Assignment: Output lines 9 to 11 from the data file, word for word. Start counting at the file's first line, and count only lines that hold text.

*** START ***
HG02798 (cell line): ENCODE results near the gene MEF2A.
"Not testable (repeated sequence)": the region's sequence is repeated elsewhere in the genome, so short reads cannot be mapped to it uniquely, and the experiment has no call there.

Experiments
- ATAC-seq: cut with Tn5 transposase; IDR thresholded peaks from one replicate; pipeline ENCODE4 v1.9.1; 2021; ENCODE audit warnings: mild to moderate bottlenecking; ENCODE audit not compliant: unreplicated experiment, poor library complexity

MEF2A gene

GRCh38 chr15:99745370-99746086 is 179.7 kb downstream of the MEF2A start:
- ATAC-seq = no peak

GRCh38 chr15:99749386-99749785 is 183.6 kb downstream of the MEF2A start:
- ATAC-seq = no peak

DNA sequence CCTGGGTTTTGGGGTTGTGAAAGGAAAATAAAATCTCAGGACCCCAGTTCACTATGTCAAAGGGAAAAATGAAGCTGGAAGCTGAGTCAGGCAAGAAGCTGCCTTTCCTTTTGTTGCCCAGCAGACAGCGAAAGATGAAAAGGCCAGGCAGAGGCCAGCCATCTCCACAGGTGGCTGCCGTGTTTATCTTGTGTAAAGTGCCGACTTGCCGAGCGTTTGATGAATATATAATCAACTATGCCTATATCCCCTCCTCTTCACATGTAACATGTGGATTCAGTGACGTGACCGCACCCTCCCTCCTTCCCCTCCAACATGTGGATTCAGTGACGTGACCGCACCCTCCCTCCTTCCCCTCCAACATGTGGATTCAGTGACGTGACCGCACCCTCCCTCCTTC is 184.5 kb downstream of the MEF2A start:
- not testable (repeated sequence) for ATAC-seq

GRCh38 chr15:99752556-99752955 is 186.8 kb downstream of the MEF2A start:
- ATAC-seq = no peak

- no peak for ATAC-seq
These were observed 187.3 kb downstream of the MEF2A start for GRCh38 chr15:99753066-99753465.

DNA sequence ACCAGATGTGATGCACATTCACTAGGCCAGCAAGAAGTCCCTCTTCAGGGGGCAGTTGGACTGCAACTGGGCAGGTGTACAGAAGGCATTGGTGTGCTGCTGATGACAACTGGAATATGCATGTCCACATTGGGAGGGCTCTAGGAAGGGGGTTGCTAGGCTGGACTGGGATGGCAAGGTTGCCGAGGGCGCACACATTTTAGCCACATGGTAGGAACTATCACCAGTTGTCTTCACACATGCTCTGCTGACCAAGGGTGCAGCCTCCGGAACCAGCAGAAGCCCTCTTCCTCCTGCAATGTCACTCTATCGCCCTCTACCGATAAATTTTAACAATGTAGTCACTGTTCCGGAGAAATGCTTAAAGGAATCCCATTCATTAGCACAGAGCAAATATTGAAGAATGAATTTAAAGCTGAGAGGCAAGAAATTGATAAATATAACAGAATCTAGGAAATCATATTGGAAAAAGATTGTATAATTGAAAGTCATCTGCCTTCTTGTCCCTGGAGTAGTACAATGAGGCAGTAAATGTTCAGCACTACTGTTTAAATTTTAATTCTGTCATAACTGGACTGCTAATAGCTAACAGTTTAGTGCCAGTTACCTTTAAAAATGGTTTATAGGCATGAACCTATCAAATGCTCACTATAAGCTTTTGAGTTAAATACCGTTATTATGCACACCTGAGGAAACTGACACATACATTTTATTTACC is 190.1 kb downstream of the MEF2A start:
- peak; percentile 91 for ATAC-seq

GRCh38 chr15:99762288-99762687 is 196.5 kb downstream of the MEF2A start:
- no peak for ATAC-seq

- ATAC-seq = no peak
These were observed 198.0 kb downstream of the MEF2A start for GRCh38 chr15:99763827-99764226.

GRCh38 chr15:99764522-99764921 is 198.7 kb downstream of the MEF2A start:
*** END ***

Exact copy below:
- ATAC-seq = no peak

DNA sequence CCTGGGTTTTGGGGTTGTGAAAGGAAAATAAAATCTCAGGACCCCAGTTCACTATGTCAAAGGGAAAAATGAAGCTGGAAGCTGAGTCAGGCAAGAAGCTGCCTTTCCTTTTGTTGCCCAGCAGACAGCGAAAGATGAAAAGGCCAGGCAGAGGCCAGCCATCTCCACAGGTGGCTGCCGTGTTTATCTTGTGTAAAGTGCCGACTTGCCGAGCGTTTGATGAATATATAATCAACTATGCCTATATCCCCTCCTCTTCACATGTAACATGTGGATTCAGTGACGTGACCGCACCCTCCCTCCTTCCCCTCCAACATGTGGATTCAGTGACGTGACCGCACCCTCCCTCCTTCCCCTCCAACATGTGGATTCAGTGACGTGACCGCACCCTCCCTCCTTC is 184.5 kb downstream of the MEF2A start:
- not testable (repeated sequence) for ATAC-seq